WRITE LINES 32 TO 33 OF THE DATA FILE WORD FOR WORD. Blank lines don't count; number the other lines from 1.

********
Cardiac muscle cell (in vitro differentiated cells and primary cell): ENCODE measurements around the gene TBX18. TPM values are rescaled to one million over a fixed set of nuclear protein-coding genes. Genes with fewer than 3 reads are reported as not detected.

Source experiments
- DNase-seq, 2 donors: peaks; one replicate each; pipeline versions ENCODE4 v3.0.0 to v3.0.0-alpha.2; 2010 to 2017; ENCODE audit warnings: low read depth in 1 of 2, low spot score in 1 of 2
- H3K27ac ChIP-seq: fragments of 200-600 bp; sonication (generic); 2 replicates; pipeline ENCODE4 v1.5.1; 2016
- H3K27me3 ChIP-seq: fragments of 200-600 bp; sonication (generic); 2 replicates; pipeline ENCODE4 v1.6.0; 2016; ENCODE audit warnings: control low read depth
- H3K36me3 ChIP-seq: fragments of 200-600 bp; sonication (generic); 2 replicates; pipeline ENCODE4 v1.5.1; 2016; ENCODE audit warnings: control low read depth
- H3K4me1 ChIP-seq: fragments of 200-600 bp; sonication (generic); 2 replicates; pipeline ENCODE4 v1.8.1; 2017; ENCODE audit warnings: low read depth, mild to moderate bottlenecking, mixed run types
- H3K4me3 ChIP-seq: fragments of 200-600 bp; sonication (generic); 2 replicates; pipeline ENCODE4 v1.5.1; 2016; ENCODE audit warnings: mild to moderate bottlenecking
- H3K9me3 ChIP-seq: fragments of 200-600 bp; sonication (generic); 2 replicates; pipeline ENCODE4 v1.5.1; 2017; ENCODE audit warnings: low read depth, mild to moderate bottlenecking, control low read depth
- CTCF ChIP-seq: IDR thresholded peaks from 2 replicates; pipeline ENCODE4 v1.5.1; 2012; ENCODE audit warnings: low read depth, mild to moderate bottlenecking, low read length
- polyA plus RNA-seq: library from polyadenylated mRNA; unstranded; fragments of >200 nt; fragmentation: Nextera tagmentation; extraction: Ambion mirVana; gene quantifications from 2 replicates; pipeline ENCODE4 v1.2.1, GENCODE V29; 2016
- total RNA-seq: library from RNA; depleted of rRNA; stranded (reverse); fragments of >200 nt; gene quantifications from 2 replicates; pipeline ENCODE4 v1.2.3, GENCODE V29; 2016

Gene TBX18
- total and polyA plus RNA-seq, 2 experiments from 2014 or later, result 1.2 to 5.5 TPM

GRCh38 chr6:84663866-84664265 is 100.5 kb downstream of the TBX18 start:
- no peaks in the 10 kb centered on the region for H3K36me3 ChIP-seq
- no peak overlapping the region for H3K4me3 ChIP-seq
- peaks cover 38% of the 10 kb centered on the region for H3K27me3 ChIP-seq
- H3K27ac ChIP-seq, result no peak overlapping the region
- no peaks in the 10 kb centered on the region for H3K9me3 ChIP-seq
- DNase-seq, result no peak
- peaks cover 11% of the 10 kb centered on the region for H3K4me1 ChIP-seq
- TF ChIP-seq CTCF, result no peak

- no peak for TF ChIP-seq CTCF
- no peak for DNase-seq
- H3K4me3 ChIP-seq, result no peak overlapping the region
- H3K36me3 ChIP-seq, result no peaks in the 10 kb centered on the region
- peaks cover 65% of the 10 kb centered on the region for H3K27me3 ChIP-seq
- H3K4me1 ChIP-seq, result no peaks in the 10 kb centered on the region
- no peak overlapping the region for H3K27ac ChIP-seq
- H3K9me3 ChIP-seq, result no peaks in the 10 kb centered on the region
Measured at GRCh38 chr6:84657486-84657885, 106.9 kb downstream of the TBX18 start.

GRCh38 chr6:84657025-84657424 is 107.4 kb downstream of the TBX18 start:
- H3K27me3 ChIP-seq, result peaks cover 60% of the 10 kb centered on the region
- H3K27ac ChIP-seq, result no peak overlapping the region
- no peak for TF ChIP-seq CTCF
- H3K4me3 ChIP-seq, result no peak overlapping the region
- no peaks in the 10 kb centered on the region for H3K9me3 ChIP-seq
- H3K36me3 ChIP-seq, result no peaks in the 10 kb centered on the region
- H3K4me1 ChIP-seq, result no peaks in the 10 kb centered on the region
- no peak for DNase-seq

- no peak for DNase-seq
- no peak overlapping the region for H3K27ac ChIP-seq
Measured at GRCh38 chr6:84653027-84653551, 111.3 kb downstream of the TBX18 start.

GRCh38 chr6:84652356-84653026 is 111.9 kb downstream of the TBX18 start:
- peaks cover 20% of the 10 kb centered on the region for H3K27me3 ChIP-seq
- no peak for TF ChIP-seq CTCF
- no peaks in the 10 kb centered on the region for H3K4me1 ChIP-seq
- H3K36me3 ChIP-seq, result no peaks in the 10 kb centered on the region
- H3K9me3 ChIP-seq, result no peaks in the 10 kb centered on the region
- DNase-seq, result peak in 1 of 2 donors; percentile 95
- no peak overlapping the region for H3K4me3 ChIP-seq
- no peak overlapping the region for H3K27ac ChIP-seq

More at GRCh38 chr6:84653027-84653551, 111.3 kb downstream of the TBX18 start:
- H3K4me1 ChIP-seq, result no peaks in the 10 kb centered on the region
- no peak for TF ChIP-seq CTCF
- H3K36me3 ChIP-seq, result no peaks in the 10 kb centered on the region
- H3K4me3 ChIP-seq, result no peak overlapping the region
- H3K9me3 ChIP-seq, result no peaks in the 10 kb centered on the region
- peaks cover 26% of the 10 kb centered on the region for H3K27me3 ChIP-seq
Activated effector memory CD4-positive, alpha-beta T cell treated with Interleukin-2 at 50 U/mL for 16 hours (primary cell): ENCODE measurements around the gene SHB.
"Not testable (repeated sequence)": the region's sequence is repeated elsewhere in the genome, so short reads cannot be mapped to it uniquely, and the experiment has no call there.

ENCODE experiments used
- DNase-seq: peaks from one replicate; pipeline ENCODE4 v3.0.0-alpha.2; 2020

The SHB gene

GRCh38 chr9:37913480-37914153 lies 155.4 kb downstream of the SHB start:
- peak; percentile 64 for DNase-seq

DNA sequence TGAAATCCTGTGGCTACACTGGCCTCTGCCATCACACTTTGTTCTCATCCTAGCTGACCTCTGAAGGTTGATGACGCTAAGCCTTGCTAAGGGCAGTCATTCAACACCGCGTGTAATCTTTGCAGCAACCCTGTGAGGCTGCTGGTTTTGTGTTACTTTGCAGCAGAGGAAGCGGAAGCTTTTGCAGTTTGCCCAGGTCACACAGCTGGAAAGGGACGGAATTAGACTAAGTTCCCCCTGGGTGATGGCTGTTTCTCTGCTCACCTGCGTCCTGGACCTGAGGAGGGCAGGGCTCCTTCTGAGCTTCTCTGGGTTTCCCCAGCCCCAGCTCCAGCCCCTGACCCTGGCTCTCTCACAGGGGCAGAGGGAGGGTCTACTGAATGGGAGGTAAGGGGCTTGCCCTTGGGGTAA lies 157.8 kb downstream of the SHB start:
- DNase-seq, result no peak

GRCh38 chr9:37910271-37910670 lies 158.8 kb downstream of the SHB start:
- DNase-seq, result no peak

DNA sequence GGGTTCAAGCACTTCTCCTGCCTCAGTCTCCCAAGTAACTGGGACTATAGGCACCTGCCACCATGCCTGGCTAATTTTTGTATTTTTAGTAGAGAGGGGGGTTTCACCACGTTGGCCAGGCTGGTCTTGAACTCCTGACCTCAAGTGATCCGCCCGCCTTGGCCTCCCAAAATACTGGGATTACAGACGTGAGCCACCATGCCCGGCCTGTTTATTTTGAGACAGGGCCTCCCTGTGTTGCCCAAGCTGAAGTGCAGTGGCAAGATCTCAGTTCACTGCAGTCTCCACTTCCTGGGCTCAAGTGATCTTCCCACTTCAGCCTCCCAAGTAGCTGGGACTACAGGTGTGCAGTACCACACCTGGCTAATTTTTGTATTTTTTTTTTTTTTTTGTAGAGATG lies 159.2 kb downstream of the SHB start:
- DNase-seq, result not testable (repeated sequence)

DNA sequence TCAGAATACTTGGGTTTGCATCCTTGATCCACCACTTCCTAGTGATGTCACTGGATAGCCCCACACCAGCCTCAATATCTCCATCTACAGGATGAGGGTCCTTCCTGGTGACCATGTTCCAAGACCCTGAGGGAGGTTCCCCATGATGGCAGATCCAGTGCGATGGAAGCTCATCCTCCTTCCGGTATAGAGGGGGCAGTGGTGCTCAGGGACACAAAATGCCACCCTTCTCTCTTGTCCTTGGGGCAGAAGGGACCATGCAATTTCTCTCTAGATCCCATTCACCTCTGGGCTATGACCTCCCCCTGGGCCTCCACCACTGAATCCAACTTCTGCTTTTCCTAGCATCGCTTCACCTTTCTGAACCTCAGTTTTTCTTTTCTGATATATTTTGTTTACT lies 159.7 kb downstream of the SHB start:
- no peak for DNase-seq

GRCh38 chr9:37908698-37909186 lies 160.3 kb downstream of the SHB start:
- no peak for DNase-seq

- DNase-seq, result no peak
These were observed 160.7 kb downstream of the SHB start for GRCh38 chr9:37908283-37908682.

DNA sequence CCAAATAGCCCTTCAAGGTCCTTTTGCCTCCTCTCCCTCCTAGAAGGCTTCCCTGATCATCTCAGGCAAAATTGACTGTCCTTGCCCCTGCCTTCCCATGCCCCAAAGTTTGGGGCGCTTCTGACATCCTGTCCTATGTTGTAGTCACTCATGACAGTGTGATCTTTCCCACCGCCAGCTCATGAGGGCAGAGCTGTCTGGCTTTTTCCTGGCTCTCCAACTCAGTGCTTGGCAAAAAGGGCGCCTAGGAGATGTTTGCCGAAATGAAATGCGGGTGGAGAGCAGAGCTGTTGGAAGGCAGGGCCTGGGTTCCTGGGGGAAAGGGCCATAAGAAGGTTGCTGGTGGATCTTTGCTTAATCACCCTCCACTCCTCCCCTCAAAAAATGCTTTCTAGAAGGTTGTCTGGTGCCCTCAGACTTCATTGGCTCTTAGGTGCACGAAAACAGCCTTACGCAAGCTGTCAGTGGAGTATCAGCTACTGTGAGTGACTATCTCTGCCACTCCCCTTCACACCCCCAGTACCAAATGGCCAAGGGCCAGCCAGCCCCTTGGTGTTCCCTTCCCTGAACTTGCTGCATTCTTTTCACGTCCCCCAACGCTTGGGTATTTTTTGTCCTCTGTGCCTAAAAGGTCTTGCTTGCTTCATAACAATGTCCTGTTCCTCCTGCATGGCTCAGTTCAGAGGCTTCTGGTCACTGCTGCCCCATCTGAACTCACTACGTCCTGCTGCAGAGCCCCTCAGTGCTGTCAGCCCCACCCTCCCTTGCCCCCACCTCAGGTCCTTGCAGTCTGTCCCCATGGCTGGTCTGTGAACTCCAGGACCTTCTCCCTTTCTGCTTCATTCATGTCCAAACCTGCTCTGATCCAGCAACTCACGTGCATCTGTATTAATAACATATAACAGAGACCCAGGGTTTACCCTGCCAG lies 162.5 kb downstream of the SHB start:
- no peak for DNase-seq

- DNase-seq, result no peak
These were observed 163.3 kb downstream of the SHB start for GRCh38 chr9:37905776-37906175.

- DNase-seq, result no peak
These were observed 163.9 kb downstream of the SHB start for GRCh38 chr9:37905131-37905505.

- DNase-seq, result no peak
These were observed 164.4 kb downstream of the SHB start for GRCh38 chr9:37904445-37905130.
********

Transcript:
Measured at GRCh38 chr6:84657486-84657885, 106.9 kb downstream of the TBX18 start.

GRCh38 chr6:84657025-84657424 is 107.4 kb downstream of the TBX18 start: